Relations between the BBC and the Labour Government reached an all-time low during the General Election, the BBC’s deputy director of news, Mark Damazer, claimed on Monday.
He said he could not remember "a more fragile state of affairs between the BBC and the Labour Party.
The Labour Party’s press officers "went ballistic" when they found out about the Panorama investigation into the National Health Service, claimed Damazer at the Media Guardian’s debate, Election 2001: How was it for You? "They are opposed to anything but the most pasteurised form of coverage," he said. "They hated it from the moment they found out about it."
Damazer was answering claims by political editor of Sky News, Adam Boulton, that the BBC and ITV were more likely "to be sympathetic to the feelings of the Government" because they were both dependent on it in different ways for their existence.
Damazer said that although there was "always the perception" that the BBC was compromised by its reliance on the government for its licence fee, he "didn’t recognise the portrait" painted by Boulton.
In his round-up of the campaign, Boulton said he was "fed up" with the suggestion of "bias or proprietal interference" from BSkyB boss Rupert Murdoch. "I have never discussed political coverage with Murdoch or any other News Corp executive," he said.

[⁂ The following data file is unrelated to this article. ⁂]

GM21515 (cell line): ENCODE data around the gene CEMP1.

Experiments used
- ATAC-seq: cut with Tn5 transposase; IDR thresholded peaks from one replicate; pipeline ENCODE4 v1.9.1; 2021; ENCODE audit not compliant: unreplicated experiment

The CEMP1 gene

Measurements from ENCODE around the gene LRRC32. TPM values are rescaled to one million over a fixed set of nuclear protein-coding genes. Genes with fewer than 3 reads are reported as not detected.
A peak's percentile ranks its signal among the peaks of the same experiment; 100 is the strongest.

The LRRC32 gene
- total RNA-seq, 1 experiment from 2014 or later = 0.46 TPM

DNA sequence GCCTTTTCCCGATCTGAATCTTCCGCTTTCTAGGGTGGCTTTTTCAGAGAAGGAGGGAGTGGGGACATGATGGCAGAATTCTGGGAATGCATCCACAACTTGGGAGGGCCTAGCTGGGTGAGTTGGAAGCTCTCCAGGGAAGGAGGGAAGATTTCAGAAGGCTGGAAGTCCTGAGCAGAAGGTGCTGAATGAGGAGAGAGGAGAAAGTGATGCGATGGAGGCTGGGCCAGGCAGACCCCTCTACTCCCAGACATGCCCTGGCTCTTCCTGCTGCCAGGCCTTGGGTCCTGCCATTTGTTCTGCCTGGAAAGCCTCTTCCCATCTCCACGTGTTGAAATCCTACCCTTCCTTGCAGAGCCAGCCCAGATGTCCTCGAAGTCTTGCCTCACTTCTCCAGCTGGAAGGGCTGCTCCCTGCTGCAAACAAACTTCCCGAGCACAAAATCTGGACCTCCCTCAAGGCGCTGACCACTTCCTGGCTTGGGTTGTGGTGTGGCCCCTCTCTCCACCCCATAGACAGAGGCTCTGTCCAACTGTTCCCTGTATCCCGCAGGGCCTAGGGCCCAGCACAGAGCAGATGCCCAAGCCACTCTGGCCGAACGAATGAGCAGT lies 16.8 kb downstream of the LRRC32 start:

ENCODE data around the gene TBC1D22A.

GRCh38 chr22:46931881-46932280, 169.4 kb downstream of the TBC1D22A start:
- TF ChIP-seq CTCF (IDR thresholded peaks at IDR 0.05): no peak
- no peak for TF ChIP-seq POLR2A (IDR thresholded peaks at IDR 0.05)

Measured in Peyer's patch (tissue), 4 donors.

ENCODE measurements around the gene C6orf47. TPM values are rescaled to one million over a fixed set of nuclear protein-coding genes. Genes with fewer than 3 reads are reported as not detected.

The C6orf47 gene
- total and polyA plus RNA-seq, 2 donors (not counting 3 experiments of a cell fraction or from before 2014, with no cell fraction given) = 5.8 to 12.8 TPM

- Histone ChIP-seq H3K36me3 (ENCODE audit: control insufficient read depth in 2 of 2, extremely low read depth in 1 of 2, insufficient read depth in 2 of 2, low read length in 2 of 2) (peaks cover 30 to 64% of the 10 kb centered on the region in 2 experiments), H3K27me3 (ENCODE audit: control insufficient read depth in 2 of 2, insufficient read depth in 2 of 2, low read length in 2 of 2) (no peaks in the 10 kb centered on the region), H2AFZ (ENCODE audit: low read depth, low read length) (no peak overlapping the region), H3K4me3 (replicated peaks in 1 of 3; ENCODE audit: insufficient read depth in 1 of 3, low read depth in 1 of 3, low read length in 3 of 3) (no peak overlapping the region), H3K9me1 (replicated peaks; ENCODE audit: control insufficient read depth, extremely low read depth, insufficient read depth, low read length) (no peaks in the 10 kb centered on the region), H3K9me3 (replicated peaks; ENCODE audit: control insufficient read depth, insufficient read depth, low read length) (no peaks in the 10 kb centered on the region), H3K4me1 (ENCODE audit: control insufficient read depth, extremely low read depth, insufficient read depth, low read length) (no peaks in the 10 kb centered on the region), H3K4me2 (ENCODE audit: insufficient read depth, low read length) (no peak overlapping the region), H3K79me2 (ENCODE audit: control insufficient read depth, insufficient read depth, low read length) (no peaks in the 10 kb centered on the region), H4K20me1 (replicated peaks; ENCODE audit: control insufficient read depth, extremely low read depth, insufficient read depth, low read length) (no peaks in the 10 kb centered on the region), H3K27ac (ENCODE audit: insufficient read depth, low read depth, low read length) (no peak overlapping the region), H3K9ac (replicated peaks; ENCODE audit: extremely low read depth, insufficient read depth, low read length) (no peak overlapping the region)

Boulton’s criticism of ITV as well as the BBC was a surprise to some industry insiders, coming as a Sky News-led consortium gears up for a bidding war to wrestle the £43m contract from ITN to provide news for ITV.
ITV is expected to put out tenders within the next few weeks for the contract, which is due for renewal in 2002.
Answering Boulton’s criticisms, Steve Anderson, ITV’s head of news and current affairs, denied the broadcaster was less likely to criticise the Government because of its reliance on legislation for its existence and said that throughout the election campaign, ITN’s news editor, Nigel Dacre, received numerous calls from Millbank registering disapproval of its coverage.
Boulton said the letter from Labour’s general secretary, Margaret McDonagh, accusing the BBC, Sky News and ITN of collusion with protesters in the second week of the campaign was an attempt by the party to deflect attention from the ‘Prescott punch’.
Channel 4 News political editor Elinor Goodman who interviewed Tony Blair about the media and its role in the campaign, said the parties’ staged campaigns invited "hold your nose cynicism" from the journalists.
By Julie Tomlin